Citizenship fee hike

A naturalization ceremony, held Dec. 19, 2018 in Los Angeles, California, welcomed more than 6,000 immigrants from over 100 countries who took the citizenship oath and pledged allegiance to the American flag. Indian American Rep. Pramila Jayapal, D-Washington, condemned the fee hike, noting it would likely deter people from applying for citizenship because of the increased cost. (Mario Tama/Getty Images)

U.S. Citizenship and Immigration Services has proposed a massive hike in fees for naturalization applications, from the current $640 t0 $1170, an 83 percent rise.

The new rule would also increase the fee for renewals under Deferred Action for Childhood Arrivals from $495 to $765. The DACA program has been terminated by the Trump administration, but court injunctions allow those who already have DACA protection to apply for renewals.

The new rule would also mandate a $50 fee for asylum applications; no fee waivers for lack of income will be considered.

Application fees for the L-1 visa will also rise from $460 to $815, an increase of 77 percent.

The proposed increase was entered into the Federal Register Nov. 14 and underwent a 30-day public comment period. At press time Dec. 12, the proposed rule had received more than 3,300 comments, most in opposition to the fee hike.

The public comment period ended Dec. 16. 

Indian American Rep. Pramila Jayapal, D-Washington, excoriated the proposed fee hike. “It doesn’t say, ‘Give me those who can pay exorbitant fees,’ on the Statue of Liberty,” she tweeted Nov. 27.

At a press conference Nov. 25 in Seattle, Washington, Jayapal condemned the fee hike, noting it would likely deter people from applying for citizenship because of the increased cost.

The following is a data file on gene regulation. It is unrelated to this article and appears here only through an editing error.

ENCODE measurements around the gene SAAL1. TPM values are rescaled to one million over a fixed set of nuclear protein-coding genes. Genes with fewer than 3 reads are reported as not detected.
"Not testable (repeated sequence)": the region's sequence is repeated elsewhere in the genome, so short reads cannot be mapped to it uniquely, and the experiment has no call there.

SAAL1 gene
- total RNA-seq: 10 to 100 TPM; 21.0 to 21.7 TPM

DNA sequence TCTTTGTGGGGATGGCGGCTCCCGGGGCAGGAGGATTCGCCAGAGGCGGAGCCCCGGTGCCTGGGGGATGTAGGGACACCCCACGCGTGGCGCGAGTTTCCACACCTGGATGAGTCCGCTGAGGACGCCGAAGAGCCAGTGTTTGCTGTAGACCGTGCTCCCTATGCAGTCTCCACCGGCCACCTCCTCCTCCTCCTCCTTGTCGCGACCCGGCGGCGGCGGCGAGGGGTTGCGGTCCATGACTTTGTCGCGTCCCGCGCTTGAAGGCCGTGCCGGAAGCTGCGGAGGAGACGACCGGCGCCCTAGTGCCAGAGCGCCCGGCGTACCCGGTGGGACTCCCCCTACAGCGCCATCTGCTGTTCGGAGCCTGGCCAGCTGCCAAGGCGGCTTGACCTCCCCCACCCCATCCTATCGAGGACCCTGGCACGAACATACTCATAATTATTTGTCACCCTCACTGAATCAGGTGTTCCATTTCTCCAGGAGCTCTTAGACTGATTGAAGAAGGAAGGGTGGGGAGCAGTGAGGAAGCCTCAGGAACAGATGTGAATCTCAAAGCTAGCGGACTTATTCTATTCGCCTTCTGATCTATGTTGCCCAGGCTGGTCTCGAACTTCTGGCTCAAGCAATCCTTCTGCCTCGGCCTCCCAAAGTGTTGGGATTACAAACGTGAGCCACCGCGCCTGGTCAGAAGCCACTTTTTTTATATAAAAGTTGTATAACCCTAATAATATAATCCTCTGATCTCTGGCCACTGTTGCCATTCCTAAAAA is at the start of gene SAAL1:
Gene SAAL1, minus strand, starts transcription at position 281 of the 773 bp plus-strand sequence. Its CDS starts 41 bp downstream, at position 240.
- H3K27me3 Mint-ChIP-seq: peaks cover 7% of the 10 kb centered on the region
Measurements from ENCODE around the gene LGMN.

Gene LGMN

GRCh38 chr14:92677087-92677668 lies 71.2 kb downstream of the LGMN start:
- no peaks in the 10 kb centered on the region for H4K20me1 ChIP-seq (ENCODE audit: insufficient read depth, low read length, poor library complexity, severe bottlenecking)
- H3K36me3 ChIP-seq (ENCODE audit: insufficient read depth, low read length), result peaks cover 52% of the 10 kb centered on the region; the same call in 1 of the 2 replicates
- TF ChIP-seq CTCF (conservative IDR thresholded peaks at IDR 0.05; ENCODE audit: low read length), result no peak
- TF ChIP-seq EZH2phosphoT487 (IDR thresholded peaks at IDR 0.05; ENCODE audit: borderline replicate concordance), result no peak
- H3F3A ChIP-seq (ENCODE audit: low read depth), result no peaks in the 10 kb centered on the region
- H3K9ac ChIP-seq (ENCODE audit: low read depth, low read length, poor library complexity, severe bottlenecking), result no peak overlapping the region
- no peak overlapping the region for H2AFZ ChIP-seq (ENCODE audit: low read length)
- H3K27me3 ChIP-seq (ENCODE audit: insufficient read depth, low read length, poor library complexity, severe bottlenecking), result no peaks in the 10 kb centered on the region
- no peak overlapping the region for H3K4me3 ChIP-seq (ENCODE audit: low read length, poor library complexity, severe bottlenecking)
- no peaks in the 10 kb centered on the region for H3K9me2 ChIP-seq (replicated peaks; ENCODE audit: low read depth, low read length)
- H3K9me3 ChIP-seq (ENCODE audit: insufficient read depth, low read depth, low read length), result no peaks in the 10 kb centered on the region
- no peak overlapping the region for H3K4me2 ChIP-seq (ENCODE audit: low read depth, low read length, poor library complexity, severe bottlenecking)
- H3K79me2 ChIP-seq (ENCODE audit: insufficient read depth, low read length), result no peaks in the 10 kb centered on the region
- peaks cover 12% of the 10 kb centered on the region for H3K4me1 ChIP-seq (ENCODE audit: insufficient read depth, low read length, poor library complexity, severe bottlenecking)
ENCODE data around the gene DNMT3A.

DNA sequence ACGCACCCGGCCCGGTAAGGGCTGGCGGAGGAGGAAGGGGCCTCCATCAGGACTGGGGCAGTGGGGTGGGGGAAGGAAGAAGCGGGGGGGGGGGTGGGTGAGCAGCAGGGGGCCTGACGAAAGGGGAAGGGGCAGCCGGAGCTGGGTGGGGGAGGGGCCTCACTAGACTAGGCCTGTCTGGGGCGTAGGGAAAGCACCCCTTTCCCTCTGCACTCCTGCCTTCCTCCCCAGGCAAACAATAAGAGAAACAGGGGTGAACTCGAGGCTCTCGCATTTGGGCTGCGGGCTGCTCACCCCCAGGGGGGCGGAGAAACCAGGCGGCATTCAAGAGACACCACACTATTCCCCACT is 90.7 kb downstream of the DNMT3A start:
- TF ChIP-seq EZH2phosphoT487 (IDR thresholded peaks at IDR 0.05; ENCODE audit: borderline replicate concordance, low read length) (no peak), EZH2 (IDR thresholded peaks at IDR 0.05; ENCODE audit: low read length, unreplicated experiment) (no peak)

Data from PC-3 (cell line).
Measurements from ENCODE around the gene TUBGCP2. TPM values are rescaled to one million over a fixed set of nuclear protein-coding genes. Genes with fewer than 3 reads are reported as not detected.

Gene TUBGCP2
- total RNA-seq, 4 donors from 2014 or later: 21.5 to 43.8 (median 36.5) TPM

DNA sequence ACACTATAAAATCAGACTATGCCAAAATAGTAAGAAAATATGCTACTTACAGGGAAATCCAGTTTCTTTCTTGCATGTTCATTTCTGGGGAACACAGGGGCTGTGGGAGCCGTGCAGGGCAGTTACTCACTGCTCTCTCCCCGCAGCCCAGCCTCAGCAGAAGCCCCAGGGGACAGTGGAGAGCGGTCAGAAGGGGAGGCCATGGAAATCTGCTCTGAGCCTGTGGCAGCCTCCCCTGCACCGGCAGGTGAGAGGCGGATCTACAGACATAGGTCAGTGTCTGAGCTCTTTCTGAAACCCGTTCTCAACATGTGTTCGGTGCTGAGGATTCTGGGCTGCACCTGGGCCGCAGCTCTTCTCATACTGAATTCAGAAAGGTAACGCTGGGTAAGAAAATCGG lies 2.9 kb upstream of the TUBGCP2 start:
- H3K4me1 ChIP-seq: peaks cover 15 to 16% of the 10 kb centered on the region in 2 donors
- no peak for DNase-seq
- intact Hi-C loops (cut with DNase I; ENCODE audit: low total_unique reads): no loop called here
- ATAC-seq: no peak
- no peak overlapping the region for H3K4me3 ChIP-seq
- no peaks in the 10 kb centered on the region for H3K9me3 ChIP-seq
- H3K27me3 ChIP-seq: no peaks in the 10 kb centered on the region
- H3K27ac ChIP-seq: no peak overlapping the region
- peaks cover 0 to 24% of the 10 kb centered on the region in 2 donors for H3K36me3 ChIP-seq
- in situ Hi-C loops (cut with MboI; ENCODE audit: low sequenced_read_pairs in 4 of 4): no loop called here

In a press statement announcing the proposed new fees, USCIS noted that — unlike other federal agencies — it is fee funded, and “immigration examination fees” as they are known, account for 96 percent of the agency’s budget.

“USCIS is required to examine incoming and outgoing expenditures, just like a business, and make adjustments based on that analysis. This proposed adjustment in fees would ensure more applicants cover the true cost of their applications and minimizes subsidies from an already over-extended system,” said Ken Cuccinelli, acting director of USCIS, in a press statement. He noted that current fees leave the agency underfunded by $1.3 billion.

“This proposal accounts for our operational needs and better aligns our fee schedule with the costs of processing each request.”

Cuccinelli was asked by immigrant advocates to extend the public comment period to 60 days; he declined to do so.

Immigration advocacy organizations have pushed back against the proposed fee hike and have encouraged prospective citizens to apply now before the new fees take effect.

“With this change, USCIS has made clear its intent to reserve U.S. citizenship for only the wealthiest immigrants,” noted the organization Asian Americans Advancing Justice.

John C. Yang, president and executive director of Advancing Justice | AAJC, said: “At a time where 40 percent of Americans cannot cover a $400 emergency expense, it’s not a stretch to see how this announced fee increase adds a greater financial burden to applicants and puts citizenship even further out of reach.”

“We will work alongside partner immigrants’ rights advocates to ensure citizenship remains accessible and affordable to all,” he said.

AAJC and other immigrant advocacy organizations are conducting free citizenship workshops across the country to help immigrants apply for citizenship.

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